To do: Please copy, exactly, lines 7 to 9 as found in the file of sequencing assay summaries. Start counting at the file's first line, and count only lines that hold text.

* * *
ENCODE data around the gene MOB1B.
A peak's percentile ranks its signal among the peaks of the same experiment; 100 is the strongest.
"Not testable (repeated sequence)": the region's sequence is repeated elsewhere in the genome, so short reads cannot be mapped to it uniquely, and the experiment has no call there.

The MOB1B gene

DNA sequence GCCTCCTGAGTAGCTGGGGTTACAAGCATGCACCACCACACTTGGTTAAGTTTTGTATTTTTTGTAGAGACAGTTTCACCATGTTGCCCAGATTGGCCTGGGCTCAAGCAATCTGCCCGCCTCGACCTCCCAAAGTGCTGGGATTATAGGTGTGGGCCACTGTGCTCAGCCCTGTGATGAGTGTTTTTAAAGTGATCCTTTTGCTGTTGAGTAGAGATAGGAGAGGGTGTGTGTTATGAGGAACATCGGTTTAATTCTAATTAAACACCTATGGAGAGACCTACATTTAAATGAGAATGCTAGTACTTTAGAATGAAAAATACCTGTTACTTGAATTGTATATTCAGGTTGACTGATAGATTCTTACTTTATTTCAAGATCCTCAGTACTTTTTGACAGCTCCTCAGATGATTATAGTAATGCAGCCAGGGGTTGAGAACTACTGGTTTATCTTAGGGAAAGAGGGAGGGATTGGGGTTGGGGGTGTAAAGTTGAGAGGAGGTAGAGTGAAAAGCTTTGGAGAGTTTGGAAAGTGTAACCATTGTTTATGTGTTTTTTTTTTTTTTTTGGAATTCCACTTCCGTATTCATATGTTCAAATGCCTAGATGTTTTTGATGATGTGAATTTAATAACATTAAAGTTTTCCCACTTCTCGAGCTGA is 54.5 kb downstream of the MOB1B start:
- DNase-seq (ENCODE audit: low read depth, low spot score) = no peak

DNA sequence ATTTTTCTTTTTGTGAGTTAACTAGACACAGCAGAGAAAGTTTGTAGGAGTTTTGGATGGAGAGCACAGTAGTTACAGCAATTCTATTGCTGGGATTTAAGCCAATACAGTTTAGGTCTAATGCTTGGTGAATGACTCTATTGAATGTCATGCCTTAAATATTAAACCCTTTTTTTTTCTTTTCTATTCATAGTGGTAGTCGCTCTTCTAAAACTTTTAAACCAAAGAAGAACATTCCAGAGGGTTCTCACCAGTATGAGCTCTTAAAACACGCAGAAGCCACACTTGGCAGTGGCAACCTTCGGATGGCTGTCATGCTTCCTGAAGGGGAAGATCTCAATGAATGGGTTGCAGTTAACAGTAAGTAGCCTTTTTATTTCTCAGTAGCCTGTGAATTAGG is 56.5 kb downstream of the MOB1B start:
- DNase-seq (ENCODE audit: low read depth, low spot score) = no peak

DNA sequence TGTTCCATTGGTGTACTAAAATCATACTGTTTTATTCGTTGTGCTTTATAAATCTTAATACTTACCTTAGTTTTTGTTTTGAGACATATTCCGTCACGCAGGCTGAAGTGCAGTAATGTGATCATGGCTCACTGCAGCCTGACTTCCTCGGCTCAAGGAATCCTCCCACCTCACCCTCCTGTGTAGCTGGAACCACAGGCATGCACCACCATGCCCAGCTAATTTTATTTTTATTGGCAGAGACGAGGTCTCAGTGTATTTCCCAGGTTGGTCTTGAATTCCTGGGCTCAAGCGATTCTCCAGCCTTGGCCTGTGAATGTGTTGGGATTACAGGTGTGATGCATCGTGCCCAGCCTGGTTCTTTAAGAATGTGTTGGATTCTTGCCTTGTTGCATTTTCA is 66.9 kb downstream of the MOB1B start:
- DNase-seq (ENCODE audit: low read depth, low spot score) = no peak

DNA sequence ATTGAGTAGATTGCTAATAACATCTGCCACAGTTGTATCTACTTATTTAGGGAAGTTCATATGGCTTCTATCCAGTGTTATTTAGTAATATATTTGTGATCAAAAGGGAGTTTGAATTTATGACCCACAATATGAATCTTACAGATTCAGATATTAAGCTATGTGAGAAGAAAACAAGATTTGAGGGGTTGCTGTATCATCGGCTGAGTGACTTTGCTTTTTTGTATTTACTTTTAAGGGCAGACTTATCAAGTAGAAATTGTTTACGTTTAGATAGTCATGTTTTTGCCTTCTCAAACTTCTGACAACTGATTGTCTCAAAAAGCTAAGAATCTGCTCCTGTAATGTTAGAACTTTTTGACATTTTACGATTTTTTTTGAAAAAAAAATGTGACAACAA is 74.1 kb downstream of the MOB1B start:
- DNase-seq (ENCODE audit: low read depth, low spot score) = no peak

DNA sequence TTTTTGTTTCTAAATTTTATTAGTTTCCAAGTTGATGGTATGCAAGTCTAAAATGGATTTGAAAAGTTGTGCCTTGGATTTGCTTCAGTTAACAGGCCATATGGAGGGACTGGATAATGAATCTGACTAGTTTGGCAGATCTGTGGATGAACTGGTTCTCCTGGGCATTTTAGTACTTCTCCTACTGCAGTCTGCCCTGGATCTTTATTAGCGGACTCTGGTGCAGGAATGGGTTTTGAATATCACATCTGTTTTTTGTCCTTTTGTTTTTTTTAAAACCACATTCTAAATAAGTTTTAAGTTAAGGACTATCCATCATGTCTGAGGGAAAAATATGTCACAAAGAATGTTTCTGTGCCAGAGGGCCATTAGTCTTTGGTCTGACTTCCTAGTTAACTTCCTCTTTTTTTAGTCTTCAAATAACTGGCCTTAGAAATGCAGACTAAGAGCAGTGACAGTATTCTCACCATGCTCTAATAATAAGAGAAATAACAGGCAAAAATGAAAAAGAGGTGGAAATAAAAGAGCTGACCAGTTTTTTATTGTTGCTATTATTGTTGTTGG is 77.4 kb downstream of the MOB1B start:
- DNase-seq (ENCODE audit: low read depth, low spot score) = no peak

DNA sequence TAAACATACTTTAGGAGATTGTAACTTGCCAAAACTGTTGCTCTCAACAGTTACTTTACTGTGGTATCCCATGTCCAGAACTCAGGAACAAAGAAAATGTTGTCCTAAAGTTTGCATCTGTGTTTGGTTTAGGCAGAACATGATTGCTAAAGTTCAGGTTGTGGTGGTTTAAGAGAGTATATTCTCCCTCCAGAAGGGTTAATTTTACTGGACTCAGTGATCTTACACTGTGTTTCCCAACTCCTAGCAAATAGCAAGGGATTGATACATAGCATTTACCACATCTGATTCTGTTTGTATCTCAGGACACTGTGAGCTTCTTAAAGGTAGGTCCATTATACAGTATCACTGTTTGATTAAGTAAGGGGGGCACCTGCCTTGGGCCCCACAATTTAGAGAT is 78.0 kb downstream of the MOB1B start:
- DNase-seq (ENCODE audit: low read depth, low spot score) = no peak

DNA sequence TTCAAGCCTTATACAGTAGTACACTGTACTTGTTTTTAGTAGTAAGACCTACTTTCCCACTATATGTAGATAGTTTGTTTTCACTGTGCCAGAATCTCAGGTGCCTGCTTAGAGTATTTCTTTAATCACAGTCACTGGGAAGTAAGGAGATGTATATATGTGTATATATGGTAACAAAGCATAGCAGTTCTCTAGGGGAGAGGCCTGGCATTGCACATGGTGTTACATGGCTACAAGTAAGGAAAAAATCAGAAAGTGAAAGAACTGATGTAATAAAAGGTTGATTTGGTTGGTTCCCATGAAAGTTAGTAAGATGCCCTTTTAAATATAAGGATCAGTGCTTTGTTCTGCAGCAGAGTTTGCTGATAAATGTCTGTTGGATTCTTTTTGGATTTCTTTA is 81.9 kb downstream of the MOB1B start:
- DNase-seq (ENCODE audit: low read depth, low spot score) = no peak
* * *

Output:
DNA sequence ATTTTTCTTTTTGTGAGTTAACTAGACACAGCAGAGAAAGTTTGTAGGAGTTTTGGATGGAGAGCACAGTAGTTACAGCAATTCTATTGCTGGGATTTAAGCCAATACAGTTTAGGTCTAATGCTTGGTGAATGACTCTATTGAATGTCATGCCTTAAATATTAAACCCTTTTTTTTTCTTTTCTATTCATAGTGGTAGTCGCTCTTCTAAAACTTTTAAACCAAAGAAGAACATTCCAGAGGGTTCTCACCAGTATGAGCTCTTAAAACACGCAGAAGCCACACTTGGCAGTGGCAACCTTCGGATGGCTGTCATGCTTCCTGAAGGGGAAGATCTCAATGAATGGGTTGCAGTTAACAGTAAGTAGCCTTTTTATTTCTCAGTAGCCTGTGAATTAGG is 56.5 kb downstream of the MOB1B start:
- DNase-seq (ENCODE audit: low read depth, low spot score) = no peak

DNA sequence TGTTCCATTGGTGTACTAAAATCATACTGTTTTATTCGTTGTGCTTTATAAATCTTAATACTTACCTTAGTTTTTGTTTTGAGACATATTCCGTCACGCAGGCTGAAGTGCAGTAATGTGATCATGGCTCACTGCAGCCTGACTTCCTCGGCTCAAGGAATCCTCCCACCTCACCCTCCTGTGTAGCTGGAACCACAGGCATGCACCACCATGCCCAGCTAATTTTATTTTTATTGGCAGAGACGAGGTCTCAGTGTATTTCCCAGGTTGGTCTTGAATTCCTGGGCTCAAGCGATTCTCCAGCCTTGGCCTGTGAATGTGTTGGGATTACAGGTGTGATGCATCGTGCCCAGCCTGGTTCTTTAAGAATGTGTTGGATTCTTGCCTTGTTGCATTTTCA is 66.9 kb downstream of the MOB1B start: